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Quebec Liberal leader Philippe Couillard takes the stage after winning the provincial election Monday April 7, 2014 in St-Felicien, Que. (Jacques Boissinot/THE CANADIAN PRESS)
Quebec Liberal leader Philippe Couillard takes the stage after winning the provincial election Monday April 7, 2014 in St-Felicien, Que. (Jacques Boissinot/THE CANADIAN PRESS)

Meet Philippe Couillard, the former neurosurgeon who is Quebec’s new premier Add to ...

Now premier-designate of Quebec, Liberal Leader Philippe Couillard was the only rookie among the main party leaders when the election campaign began. With time, it became easier to forget that he only took over the Liberals one year ago.

Coming from a line of Couillard physicians, the 56-year-old neurosurgeon applied a medical-school level of rigour to learning how to be a better politician. The stump speech he committed to memory was cut from a repetitive 45 minutes to a punchy 17. As PQ campaign troubles mounted, he learned to stick to his script as much as possible.

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Mr. Couillard, however, is still no Jean Charest when it comes to the art of politics. He occasionally talks down to the crowd, explaining to them what he described as “difficult words” like infrastructure and Bloomberg News. His excursions in hand-shaking and baby-kissing look more like a doctor on rounds than a man bathing in the love of his people.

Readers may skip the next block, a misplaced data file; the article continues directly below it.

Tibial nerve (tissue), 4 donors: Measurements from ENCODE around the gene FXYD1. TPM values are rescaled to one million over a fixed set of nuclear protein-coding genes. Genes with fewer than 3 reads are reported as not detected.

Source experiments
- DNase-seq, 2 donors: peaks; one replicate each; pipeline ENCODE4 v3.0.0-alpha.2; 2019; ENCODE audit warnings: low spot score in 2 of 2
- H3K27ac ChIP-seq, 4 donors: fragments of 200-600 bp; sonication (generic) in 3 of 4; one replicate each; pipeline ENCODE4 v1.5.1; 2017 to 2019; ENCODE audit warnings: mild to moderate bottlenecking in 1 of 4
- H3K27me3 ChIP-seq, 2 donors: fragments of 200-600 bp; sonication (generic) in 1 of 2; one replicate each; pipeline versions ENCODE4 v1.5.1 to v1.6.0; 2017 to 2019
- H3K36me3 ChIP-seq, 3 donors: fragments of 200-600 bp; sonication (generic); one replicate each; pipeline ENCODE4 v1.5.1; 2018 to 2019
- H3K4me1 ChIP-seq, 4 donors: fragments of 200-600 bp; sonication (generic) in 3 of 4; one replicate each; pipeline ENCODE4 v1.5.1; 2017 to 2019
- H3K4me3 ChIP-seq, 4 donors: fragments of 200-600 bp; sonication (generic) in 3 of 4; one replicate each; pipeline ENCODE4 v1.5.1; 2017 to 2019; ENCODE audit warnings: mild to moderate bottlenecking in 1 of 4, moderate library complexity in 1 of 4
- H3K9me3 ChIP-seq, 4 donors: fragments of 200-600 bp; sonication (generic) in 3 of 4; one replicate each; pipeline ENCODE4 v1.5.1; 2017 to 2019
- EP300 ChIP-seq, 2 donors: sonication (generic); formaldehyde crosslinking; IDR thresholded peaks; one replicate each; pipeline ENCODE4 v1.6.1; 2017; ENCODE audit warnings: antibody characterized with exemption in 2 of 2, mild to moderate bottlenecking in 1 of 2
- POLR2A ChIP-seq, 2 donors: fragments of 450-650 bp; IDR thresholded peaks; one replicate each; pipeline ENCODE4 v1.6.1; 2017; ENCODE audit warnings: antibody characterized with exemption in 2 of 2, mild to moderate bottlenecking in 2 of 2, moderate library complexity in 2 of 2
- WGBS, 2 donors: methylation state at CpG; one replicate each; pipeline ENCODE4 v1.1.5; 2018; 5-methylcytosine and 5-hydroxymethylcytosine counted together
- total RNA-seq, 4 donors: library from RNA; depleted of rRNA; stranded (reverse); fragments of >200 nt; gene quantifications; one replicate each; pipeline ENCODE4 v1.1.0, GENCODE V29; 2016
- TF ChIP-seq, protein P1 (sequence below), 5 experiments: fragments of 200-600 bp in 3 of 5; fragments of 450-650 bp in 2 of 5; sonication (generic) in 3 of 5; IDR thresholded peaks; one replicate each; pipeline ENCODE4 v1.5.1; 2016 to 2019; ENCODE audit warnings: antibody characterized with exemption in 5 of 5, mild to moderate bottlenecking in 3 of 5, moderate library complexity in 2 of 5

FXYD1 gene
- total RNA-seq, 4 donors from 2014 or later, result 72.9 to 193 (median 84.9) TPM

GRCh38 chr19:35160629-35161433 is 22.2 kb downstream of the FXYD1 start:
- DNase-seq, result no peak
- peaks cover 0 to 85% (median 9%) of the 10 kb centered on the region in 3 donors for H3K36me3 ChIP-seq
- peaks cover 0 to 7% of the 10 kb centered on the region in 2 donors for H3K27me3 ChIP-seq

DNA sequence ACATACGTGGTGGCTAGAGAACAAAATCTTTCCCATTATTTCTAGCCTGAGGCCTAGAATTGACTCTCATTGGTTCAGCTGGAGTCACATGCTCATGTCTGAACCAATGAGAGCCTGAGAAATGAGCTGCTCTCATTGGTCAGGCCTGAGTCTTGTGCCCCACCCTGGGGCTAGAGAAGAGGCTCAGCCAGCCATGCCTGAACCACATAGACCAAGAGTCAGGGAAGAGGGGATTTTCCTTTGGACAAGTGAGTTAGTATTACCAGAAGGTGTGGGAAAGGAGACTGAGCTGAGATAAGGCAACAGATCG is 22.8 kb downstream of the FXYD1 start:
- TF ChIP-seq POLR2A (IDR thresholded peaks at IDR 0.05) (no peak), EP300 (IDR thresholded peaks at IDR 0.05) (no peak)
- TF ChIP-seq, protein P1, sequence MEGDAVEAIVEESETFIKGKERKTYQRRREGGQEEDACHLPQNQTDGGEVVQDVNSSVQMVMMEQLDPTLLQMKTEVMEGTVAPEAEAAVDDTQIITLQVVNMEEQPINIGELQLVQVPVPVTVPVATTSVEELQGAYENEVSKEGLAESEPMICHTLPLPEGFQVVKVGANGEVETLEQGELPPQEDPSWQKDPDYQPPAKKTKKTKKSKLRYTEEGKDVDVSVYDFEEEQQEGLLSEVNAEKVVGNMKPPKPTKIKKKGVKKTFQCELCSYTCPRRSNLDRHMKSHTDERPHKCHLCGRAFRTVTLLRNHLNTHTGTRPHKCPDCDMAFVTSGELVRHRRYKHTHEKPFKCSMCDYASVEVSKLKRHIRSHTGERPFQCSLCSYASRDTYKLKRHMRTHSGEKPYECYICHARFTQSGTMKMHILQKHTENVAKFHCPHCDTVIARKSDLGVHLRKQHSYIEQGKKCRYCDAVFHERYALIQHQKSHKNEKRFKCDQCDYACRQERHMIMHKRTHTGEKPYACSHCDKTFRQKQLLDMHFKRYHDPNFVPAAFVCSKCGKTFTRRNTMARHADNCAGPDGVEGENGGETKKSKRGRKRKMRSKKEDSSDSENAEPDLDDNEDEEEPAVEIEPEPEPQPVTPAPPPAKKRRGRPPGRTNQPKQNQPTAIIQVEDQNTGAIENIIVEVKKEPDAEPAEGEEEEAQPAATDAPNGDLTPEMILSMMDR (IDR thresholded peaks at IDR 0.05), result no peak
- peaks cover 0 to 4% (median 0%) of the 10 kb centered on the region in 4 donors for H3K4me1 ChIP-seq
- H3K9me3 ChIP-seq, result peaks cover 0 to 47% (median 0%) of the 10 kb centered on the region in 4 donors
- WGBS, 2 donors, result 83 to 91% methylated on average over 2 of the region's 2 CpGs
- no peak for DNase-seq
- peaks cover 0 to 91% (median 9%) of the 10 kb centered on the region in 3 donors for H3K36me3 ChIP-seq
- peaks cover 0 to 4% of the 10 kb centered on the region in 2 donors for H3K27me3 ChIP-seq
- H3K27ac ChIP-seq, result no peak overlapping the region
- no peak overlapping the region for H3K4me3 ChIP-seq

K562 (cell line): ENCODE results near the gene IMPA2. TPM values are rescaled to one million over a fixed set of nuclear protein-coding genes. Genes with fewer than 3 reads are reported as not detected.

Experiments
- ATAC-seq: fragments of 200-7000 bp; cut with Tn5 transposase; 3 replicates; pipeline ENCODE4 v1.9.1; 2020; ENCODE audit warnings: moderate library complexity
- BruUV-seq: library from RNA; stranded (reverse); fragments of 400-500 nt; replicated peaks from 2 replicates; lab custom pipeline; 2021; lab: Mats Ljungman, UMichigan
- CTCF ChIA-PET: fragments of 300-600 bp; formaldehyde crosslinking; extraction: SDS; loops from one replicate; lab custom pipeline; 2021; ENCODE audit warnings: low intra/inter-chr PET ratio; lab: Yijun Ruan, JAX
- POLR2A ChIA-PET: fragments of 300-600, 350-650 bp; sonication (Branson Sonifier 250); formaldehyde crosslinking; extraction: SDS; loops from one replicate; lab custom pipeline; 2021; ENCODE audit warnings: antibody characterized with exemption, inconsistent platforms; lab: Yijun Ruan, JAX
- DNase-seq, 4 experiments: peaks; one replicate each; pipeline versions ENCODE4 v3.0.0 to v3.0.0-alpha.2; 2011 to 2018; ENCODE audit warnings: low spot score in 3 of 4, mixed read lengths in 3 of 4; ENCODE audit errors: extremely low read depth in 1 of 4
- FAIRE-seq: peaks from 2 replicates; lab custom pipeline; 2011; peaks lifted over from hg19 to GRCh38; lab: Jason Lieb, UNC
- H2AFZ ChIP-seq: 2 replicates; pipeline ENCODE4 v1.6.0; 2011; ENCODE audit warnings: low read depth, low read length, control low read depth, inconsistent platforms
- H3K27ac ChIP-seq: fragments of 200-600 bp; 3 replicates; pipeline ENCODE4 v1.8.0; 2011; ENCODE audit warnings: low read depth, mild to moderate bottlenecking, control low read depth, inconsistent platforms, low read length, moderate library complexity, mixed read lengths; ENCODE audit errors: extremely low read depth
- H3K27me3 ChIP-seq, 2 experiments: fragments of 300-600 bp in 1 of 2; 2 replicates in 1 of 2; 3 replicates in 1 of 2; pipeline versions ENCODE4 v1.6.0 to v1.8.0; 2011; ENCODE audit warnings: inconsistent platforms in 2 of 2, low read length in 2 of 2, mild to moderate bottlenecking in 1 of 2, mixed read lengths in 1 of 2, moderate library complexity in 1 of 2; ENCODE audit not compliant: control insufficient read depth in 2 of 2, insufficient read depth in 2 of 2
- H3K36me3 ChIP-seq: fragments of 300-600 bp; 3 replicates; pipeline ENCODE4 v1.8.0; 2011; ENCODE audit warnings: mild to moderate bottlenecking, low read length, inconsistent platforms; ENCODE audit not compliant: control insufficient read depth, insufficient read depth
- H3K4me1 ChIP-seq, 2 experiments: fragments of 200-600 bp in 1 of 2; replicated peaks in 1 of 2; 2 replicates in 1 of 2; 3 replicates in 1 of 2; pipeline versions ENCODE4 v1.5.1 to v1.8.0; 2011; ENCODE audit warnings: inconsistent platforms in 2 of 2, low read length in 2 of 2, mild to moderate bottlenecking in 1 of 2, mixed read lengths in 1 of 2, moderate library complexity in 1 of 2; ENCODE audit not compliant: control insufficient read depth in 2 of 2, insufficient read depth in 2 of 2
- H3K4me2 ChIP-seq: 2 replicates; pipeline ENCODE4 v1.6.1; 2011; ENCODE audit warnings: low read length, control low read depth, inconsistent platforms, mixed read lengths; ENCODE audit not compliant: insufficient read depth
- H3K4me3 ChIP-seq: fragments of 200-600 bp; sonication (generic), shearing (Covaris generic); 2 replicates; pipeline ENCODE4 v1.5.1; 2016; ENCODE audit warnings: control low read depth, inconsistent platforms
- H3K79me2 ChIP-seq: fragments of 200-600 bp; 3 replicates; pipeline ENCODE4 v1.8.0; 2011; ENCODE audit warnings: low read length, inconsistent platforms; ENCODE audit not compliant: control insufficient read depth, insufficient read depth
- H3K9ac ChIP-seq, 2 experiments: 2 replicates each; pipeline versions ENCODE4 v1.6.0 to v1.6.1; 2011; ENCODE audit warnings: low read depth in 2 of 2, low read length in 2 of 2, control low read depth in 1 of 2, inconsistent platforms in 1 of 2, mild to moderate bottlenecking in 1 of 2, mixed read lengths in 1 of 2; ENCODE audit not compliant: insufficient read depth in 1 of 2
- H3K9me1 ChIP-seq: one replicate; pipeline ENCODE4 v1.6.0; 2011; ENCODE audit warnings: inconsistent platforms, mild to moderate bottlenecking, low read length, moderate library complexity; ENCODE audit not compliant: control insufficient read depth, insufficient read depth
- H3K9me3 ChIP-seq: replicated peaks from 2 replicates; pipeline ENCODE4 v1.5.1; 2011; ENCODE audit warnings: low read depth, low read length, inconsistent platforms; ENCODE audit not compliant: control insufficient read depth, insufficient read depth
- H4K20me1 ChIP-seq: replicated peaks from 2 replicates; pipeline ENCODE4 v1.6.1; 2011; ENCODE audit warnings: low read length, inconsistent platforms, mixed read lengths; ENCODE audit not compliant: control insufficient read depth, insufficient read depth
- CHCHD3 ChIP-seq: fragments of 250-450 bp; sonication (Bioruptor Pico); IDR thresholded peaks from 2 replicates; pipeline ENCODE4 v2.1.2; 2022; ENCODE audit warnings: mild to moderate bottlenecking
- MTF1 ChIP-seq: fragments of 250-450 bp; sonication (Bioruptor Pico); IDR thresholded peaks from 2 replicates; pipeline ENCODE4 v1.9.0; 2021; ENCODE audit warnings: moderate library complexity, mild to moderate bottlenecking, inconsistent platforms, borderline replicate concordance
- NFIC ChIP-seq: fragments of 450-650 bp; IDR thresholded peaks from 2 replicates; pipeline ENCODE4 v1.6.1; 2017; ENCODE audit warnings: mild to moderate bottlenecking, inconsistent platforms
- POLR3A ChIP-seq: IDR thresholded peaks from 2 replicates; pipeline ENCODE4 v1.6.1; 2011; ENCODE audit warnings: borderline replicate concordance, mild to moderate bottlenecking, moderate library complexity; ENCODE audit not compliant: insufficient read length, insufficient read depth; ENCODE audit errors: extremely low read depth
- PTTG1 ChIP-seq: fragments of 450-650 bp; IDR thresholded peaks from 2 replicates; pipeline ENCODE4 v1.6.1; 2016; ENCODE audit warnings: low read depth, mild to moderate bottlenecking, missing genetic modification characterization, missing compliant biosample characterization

On Monday night, however, his words resonated. “The time of inflicting wounds is over,” he said. “We are all Quebeckers. We should focus on what brings us together. Division is over. Reconciliation begins.”

While Mr. Couillard stayed on safe territory as he built a lead in polls, his campaign was not completely risk-free. His defence of bilingualism and federalism was more fervent than that of any political leader in provincial politics in decades.

On bilingualism, Mr. Couillard seemed to tap into a sentiment that has often gone ignored in Quebec. In stop after stop in French-speaking Quebec – Thetford Mines, Victoriaville, Sept-Îles – his loudest applause lines often came when he would declare he wanted every Grade 6 student to be taught English.

The worst moment of his campaign, he admitted, was during the second debate when he said English was indispensable for factory-floor workers who might come into contact with English-speaking clients.

Francophones fought for decades for the right to work at such jobs in French. He said on the final day of campaigning that he meant to talk about customer service jobs that are often bilingual posts in Quebec. Such a lapse would have seriously harmed other leaders, such as Mr. Charest. Mr. Couillard, a former hockey player, just skated away.

Follow me on Twitter: @perreaux

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